Department of Education Awards $200 Million to Seven States to Advance K-12 Reform
The U.S. Department of Education announced today that seven states -Arizona, Colorado, Illinois, Kentucky, Louisiana, New Jersey, and Pennsylvania- will each receive a share of the $200 million in Race to the Top Round 3 (RTT3) fund to advance targeted K-12 reforms aimed at improving student achievement.
“These seven states are now among 22 Race to the Top winners spread out across the country that are investing in key education reforms to prepare more students for college and careers,” U.S. Secretary of Education Arne Duncan said. “Race to the Top has been a pivotal program that has generated more progress in improving our nation’s education system over the last three years than we’ve seen over the last decade. We look forward to partnering with these states to continue this important work."
The 21 states and D.C. have been awarded grants through three rounds of Race to the Top, which includes the Race to the Top-Early Learning Challenge Fund. In addition to the states awarded today, Race to the Top winners are California, Delaware, D.C., Florida, Georgia, Hawaii, Maryland, Massachusetts, Minnesota, New York, North Carolina, Ohio, Rhode Island, Tennessee and Washington. These states serve 65 percent of the nation’s children and 59 percent of the low-income students in the country.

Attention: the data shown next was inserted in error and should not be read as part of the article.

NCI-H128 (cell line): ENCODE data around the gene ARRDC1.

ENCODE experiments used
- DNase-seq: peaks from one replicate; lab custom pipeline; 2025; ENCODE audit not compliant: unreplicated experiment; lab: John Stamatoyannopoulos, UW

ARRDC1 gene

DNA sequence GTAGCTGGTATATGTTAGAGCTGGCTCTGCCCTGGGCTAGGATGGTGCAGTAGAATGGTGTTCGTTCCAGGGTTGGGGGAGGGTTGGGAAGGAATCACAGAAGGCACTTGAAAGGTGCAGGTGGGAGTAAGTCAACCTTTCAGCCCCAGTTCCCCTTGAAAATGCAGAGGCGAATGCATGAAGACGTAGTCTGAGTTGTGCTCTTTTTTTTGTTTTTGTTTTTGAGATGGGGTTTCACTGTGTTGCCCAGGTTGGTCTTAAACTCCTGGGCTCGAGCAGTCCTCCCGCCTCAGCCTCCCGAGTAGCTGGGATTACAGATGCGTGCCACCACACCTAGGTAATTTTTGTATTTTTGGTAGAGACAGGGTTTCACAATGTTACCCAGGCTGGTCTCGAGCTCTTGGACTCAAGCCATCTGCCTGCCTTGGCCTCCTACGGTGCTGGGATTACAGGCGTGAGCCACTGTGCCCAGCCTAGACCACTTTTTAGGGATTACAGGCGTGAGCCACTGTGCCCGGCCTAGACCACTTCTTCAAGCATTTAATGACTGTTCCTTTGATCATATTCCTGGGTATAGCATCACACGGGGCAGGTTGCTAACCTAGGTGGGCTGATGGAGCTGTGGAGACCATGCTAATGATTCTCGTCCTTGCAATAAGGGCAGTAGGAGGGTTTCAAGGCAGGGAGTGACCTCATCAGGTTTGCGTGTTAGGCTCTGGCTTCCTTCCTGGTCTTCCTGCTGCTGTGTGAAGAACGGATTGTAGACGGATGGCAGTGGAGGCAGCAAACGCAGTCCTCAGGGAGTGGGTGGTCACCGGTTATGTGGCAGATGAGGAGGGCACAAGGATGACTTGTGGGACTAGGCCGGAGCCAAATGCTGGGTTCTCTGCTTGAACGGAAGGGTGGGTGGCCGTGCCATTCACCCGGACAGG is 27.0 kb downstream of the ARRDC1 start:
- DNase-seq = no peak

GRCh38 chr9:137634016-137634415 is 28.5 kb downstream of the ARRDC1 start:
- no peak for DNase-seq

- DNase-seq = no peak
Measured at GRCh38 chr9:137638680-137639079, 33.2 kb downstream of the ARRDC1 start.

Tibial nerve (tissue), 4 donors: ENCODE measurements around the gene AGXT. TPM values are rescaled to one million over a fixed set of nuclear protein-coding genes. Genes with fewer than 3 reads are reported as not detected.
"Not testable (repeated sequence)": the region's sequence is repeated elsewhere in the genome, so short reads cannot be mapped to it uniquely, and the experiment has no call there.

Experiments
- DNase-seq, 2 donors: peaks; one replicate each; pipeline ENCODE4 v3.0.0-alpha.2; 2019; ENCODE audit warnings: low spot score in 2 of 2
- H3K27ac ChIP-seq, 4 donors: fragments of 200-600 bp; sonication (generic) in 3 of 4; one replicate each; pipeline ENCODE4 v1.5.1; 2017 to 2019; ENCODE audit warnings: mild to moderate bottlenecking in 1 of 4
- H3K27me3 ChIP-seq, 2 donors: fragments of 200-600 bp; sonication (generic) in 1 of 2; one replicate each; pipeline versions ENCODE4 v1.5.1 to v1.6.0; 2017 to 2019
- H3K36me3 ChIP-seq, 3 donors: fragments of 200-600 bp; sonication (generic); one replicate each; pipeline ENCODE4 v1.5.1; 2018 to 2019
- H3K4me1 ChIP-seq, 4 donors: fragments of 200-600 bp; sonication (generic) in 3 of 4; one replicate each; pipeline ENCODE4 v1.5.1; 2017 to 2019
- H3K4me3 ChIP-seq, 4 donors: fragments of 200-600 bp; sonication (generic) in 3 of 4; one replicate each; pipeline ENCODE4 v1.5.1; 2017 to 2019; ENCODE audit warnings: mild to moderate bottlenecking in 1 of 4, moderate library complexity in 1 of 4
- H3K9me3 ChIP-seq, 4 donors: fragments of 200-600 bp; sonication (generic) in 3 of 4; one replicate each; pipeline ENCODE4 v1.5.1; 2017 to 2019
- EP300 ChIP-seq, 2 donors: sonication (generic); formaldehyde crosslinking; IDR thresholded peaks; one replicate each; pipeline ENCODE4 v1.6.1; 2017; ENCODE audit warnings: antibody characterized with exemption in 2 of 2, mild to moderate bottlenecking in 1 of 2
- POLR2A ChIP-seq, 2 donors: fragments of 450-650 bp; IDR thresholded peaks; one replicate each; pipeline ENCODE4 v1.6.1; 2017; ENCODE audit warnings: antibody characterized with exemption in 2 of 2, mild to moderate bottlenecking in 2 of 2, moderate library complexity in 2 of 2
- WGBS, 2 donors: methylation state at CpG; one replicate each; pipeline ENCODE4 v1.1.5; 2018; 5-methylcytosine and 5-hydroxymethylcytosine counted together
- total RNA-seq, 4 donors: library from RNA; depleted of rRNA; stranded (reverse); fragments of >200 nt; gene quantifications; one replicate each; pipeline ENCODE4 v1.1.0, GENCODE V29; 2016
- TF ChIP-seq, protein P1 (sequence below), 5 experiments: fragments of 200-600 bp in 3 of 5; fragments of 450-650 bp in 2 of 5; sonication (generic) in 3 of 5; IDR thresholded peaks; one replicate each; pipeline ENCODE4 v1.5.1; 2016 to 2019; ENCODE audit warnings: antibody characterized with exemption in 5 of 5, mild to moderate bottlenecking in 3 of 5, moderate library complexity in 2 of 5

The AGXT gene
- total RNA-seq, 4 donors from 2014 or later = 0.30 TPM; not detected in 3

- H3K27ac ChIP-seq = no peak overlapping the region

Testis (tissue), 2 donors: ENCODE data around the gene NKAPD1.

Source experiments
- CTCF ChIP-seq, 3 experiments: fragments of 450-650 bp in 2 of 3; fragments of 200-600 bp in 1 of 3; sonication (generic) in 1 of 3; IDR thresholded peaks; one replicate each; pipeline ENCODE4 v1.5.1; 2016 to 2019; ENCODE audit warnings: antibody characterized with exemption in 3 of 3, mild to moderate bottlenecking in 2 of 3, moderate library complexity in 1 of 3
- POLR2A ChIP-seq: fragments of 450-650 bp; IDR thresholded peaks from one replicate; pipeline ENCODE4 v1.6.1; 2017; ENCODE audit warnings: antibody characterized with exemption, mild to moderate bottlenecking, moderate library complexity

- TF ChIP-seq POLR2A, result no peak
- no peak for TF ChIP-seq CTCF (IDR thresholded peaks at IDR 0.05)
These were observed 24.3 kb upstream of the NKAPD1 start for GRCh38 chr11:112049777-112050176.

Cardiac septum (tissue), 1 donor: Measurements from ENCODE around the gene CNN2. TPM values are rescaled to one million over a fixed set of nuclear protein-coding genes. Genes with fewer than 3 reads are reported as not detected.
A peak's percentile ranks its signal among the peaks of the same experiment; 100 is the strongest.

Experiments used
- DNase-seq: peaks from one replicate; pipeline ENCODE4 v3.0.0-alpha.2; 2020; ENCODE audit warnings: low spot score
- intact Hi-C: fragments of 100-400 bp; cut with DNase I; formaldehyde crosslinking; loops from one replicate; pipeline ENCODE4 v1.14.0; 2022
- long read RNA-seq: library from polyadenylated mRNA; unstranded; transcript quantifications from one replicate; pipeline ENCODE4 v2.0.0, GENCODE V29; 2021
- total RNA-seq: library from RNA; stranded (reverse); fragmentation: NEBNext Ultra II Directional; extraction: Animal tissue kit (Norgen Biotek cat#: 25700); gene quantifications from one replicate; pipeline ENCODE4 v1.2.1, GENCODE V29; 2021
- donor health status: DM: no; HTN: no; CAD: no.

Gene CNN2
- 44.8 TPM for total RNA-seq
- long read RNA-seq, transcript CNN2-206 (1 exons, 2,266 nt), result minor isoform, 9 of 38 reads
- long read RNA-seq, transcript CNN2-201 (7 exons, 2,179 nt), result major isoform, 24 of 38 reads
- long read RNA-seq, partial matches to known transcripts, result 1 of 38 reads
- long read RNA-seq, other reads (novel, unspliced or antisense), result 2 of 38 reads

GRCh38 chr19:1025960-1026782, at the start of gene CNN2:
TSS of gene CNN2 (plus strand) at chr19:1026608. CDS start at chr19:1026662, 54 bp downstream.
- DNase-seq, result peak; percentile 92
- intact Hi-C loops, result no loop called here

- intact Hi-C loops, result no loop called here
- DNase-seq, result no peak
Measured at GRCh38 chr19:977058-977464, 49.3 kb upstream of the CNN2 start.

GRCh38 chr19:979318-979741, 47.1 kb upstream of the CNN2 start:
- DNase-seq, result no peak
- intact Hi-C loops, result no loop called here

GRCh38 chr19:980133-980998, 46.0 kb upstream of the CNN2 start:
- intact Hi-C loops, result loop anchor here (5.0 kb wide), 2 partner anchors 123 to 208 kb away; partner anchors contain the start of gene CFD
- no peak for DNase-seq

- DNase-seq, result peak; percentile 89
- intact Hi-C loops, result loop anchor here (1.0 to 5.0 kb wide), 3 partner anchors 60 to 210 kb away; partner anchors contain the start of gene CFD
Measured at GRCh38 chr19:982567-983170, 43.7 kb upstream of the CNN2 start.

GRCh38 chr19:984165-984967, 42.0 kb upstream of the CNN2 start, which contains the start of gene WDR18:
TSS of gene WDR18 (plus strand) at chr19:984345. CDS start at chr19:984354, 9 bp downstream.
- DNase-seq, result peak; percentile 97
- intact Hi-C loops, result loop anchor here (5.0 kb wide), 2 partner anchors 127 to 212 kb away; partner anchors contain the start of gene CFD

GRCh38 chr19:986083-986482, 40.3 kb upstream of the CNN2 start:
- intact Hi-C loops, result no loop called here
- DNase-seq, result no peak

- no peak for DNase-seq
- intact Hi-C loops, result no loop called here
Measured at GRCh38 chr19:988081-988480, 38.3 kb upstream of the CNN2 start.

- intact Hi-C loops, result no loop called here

As runners-up in the last year’s Race to the Top competitions, nine states were eligible for round three awards to invest in a portion of their round two plans. However, South Carolina opted out and California submitted an incomplete application.
RTT3 focuses on supporting efforts to leverage comprehensive statewide reform, while also improving science, technology, engineering and mathematics (STEM) education. The seven winning applications include commitments to enhance data systems, raise academic standards, improve principal and teacher support and evaluation systems and implement school interventions in underperforming schools.
Congress recently passed an omnibus spending bill for fiscal year 2012 that includes an additional $550 million for Race to the Top. The bill includes language that will allow the Department to create a district-level competition and continue the investment in the Early Learning Challenge.